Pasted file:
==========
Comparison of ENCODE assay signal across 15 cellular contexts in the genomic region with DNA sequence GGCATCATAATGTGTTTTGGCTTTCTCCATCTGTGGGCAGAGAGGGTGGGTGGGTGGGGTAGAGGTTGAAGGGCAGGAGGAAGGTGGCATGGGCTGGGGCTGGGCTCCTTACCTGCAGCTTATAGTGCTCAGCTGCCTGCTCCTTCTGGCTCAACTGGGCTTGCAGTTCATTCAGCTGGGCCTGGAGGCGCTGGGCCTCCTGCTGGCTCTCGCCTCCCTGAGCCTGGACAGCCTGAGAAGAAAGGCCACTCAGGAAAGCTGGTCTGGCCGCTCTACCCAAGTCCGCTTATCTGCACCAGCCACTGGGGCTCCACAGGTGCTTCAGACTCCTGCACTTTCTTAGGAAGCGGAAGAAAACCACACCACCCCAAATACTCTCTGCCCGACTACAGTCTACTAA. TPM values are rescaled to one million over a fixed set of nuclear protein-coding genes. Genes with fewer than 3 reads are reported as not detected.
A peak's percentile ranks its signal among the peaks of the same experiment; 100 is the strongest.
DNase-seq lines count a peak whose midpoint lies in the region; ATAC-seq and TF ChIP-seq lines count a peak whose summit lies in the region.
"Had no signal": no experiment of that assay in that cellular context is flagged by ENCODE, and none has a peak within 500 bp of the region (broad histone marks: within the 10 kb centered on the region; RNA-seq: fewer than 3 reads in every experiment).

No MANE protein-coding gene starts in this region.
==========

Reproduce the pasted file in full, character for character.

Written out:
Comparison of ENCODE assay signal across 15 cellular contexts in the genomic region with DNA sequence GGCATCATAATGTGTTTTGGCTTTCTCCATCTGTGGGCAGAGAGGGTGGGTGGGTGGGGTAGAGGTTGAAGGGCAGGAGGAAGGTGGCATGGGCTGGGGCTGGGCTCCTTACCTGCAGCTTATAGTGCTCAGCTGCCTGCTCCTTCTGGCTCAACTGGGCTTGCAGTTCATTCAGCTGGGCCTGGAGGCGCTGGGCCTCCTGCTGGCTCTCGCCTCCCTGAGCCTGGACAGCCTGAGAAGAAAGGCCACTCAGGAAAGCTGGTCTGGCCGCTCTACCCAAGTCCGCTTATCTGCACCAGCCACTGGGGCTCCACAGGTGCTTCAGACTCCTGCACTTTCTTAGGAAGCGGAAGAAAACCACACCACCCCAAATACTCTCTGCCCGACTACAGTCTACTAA. TPM values are rescaled to one million over a fixed set of nuclear protein-coding genes. Genes with fewer than 3 reads are reported as not detected.
A peak's percentile ranks its signal among the peaks of the same experiment; 100 is the strongest.
DNase-seq lines count a peak whose midpoint lies in the region; ATAC-seq and TF ChIP-seq lines count a peak whose summit lies in the region.
"Had no signal": no experiment of that assay in that cellular context is flagged by ENCODE, and none has a peak within 500 bp of the region (broad histone marks: within the 10 kb centered on the region; RNA-seq: fewer than 3 reads in every experiment).

No MANE protein-coding gene starts in this region.